She's been First Lady Hillary Rodham Clinton. United States Senator Clinton. And, most notably on the eve of her resignation, Secretary of State Clinton. Let's add Madame President to this list.
She certainly has the chops.
I've known Hillary Clinton since her days as First Lady, and I've been a strong personal and public supporter ever since. I remember sharing my early, nonpartisan research on women's campaigns with her before she was a candidate herself.
Hillary is the woman who famously put "18 million cracks in the glass ceiling" when she ran for president in 2008. She was the first First Lady to hold a graduate degree. She was the First Lady who took a hands-on approach to policy development. She helped pass CHIP, the State Children's Health Insurance Program, a federal effort that provided state support for children's health-insurance coverage. She helped to create the Office of Violence Against Women at the Department of Justice.
She was the country's chief diplomat who logged nearly one million miles traveling to 112 countries -- more than any Secretary of State to date -- while hitting a personal record-high favorability rating of 66 percent.
Facing a Senate panel filled with men, Hillary's performance at the recent Benghazi hearings demonstrated her well-earned reputation for results and resilience. Her testimony revealed her qualifications, confidence and competence as a leader.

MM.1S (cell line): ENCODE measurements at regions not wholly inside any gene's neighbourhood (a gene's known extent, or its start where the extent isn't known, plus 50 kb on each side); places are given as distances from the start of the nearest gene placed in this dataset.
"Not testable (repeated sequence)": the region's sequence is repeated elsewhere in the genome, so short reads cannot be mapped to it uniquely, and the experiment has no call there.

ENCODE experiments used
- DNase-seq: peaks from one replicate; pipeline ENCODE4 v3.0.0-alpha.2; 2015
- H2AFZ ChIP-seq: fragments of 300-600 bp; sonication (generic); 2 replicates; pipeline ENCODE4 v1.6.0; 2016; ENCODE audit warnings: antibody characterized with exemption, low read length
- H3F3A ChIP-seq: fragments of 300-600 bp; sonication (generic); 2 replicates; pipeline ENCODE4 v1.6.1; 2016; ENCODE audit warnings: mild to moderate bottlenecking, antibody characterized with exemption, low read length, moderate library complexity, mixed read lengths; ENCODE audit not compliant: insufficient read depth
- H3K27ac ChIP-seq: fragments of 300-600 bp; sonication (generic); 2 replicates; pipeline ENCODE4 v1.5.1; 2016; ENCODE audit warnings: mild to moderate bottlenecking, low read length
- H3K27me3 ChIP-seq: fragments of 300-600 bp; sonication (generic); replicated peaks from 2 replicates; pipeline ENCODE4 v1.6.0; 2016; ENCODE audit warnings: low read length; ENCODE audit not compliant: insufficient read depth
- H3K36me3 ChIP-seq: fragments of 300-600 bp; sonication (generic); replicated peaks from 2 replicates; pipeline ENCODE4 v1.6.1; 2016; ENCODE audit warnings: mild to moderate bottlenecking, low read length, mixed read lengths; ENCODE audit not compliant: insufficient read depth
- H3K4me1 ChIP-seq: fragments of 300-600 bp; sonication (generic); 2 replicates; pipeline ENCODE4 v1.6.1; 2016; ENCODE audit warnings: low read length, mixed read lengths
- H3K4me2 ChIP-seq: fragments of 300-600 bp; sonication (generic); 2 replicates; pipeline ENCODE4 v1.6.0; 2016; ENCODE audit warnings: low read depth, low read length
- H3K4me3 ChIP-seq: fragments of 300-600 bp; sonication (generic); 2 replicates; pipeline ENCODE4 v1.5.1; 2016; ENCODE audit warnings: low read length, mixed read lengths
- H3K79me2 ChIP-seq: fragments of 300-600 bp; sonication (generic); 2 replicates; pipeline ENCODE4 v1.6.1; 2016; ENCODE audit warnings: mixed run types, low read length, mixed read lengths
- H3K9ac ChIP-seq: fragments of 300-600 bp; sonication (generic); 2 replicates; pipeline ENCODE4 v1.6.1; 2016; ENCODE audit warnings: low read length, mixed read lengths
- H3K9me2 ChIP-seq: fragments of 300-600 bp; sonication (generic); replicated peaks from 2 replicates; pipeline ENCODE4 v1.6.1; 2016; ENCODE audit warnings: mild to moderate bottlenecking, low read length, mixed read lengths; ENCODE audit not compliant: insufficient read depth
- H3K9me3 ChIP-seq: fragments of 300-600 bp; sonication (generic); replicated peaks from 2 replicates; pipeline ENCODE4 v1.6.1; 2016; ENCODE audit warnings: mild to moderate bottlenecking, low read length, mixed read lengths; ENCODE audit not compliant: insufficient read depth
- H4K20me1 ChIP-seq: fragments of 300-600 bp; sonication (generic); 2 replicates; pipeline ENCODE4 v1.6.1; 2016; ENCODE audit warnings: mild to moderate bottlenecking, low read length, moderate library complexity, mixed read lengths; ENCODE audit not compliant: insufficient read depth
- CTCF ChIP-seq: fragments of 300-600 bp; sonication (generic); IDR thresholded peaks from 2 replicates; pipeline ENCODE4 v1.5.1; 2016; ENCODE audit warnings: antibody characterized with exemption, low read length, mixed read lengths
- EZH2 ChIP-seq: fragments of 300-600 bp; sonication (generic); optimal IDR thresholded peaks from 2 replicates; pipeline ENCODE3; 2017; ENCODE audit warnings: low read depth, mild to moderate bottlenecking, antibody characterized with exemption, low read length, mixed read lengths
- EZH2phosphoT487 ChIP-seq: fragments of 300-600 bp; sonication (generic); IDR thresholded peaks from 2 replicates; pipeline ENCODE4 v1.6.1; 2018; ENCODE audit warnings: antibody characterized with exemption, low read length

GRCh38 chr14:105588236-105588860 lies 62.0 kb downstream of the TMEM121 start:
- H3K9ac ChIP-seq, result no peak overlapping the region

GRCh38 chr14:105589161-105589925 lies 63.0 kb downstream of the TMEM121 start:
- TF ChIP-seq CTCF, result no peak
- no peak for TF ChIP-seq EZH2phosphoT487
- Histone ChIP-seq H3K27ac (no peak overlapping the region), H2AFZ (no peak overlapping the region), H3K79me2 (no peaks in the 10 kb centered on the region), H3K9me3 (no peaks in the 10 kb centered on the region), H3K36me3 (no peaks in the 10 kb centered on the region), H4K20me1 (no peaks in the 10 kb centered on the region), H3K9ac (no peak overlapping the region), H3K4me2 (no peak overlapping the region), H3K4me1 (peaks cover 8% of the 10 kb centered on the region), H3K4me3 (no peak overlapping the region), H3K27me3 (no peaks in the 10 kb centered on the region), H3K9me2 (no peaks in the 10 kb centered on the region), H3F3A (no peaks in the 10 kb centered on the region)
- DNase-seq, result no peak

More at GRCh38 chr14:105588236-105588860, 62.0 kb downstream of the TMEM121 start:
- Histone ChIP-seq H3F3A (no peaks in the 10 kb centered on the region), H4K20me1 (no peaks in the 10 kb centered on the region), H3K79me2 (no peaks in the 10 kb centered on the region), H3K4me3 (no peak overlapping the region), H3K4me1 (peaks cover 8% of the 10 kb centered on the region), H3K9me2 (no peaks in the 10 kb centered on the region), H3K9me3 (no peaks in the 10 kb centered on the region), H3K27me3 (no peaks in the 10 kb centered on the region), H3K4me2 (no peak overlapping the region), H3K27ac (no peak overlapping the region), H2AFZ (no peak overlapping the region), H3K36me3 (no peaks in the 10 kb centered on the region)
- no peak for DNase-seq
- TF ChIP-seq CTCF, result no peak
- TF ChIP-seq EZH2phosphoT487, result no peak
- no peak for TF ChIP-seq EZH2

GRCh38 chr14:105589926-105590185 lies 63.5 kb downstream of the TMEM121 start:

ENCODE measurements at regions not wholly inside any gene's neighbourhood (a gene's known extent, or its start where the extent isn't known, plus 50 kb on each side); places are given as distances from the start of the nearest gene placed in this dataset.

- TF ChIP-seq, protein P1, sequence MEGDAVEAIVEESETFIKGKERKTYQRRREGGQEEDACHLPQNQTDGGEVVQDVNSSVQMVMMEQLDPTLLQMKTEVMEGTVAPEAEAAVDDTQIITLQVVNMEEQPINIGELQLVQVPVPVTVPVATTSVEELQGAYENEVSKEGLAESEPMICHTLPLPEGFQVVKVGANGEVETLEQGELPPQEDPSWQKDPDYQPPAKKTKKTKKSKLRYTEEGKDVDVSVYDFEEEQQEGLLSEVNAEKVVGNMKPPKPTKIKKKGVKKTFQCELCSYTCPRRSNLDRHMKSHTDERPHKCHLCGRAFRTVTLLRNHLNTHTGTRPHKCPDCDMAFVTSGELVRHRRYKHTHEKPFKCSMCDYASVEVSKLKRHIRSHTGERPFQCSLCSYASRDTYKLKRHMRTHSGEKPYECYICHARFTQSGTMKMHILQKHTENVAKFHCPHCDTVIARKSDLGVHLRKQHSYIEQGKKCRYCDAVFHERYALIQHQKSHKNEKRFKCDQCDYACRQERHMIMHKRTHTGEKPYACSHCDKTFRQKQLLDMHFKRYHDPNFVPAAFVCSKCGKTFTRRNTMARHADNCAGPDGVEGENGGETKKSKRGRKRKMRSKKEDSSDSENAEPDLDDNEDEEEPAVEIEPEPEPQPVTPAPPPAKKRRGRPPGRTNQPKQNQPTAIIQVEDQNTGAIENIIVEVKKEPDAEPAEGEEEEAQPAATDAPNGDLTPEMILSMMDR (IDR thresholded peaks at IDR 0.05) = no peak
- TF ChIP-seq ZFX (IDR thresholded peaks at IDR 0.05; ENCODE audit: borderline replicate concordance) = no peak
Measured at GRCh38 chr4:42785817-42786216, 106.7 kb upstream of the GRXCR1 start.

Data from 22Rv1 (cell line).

We know women must show these traits right out of the gate. Voters want to know a woman can be effective in the largely male game of politics. Hillary's ability to navigate the game is clear.
As Secretary of State, Hillary deepened her credentials by tightening sanctions on Iran, representing the United States' response to the Arab Spring, positioning women's equality as a centerpiece of her work globally and championing gay rights around the world.
Add to that her soaring pop-culture street cred -- Texts from Hillary garnered more than 45,000 Tumblr followers and 8,400 Twitter followers in a week, and a video of her dancing in South Africa quickly went viral--and we see a potent combination of qualification and likeability.
Hillary's resume prerequisites for a presidential run are outweighed only by her panache -- a novel brand of cool she's cultivated over more than two decades in the political spotlight. Hers is a well-earned confidence that she makes seem effortless.
Yet we know women are under stricter scrutiny than men, making her accomplishments and popularity even larger feats.
"Although we weren't able to shatter that highest, hardest glass ceiling this time, thanks to you, it's got about 18 million cracks in it," Hillary famously said on the last day of her presidential campaign. "And the light is shining through like never before, filling us all with the hope and the sure knowledge that the path will be a little easier next time."
This is not good-bye to Hillary Clinton. It's until next time.
Let's have an encore.
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